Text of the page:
# Update

• 2/28/06: In Question 2, treat the number as unsigned fixed number.

• 2/28/06: In Question 5, the input num can be negative. The output type

should therefore be int instead of unsigned. The code has been updated to reflect the change.

• P&H 3.5, Lecture Notes on Fixed Point Numbers

In this homeworkd, we use the notation fixed<w,b> to denote a w bits fixed point number with binary point at position b from the least significant bit (counting from 0). For example, fixed<32,3> denotes a 32-bit fixed point number, of which 3 right most bits are fractional.

# Problems

## Question 1

P&H Exercise 3.30.

## Question 2

What does the bit pattern from Question 1 represents for a fixed<32,3>?

What does the bit pattern from Question 1 represents for a fixed<32,32>?

What does the bit pattern from Question 1 represents for a fixed<32,0>?

## Question 3

Show the IEEE-754 binary representation for the following decimal floating-point numbers:

1. 20.5
2. -2.625
3. 3 * 2-145
4. -0
5. +0

## Question 4

Show the binary representation for the following fixed-point fixed<8,3> numbers. Truncate bits that are not representable.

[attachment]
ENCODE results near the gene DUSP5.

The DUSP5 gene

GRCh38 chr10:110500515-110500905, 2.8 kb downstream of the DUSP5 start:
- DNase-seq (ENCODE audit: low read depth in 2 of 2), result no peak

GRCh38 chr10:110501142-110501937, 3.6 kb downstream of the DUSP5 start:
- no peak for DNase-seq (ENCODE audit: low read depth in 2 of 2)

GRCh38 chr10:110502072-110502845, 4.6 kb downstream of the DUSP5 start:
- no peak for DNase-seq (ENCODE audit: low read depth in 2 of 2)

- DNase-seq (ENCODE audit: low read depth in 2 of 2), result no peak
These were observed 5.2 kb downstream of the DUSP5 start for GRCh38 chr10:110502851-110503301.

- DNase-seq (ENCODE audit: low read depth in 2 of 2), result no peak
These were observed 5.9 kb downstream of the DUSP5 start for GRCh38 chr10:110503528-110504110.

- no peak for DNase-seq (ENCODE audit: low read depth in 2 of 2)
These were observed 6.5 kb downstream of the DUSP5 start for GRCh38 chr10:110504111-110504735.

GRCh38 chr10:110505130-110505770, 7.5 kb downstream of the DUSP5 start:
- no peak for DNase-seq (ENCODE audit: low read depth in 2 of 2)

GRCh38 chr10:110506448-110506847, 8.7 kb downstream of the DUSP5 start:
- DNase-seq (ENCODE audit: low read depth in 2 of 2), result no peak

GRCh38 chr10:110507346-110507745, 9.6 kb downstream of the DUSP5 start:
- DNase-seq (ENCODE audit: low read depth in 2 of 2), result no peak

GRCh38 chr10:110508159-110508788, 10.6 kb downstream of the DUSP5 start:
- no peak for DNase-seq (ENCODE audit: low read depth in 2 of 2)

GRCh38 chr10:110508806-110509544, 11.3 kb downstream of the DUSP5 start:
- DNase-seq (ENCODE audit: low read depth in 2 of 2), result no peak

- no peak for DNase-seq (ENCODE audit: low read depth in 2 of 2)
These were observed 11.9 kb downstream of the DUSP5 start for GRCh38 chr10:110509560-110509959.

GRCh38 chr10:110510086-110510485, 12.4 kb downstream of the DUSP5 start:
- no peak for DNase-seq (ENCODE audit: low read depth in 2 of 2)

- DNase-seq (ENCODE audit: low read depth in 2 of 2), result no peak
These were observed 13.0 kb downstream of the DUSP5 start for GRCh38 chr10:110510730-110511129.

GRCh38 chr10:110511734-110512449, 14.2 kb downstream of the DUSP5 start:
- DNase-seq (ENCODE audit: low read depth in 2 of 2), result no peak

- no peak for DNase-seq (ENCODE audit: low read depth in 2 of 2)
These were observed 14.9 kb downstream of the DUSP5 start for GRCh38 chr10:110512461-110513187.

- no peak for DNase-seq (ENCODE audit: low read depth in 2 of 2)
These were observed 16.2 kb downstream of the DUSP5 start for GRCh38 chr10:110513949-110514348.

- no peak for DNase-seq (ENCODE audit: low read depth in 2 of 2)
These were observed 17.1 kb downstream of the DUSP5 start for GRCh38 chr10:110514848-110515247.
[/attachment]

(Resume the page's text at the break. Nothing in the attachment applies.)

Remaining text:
1. 20.5ten
2. 2.33ten
3. 0.6875ten

OPTIONAL: What is the result if "even rounding" instead of truncation is used.

## Question 5

Complete the following C-function that converts a floating point number num into a fixed point number of type fixed<32,bp>. You may truncate all bits that are not representable.:

```int Float2Fixed(float num, int bp) {
int result;

/* your code goes here */

return result;
}
```

For example, Float2Fixed(5.5, 2) should return the integer 22 with bit pattern:

```0000000000000000000000000000000000010110
```

# Submission

Your solution to Question 1 to 4 should be saved in a file hw5.txt. Your solution to Question 5 should be saved in a file named hw5q5.c. From the directory that contains these two files, run:

```submit hw5
```